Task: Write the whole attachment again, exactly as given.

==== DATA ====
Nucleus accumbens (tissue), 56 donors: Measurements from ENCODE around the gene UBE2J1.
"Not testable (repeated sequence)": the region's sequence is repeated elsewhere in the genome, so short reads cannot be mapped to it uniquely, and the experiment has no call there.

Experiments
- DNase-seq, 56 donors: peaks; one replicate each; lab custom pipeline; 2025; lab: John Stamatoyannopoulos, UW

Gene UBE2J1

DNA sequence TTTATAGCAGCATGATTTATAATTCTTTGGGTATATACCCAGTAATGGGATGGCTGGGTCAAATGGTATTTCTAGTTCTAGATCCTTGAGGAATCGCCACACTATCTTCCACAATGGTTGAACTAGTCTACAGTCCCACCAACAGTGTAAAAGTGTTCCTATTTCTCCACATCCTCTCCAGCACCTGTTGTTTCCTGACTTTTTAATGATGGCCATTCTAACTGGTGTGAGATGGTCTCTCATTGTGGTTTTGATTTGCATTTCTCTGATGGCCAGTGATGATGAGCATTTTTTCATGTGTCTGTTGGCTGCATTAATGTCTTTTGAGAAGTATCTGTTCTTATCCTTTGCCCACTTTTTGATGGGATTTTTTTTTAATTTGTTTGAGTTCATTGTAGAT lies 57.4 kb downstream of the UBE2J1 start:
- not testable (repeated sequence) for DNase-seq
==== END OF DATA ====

Nucleus accumbens (tissue), 56 donors: Measurements from ENCODE around the gene UBE2J1.
"Not testable (repeated sequence)": the region's sequence is repeated elsewhere in the genome, so short reads cannot be mapped to it uniquely, and the experiment has no call there.

Experiments
- DNase-seq, 56 donors: peaks; one replicate each; lab custom pipeline; 2025; lab: John Stamatoyannopoulos, UW

Gene UBE2J1

DNA sequence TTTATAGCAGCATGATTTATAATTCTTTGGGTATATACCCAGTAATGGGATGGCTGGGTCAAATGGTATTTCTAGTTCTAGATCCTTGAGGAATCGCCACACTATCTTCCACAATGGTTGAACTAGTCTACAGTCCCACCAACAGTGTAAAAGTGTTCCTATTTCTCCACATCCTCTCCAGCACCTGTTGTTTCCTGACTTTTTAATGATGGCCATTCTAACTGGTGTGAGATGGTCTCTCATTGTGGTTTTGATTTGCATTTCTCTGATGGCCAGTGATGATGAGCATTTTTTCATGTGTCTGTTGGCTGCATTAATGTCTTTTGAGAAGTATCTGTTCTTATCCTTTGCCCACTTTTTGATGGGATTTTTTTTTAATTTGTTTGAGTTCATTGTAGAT lies 57.4 kb downstream of the UBE2J1 start:
- not testable (repeated sequence) for DNase-seq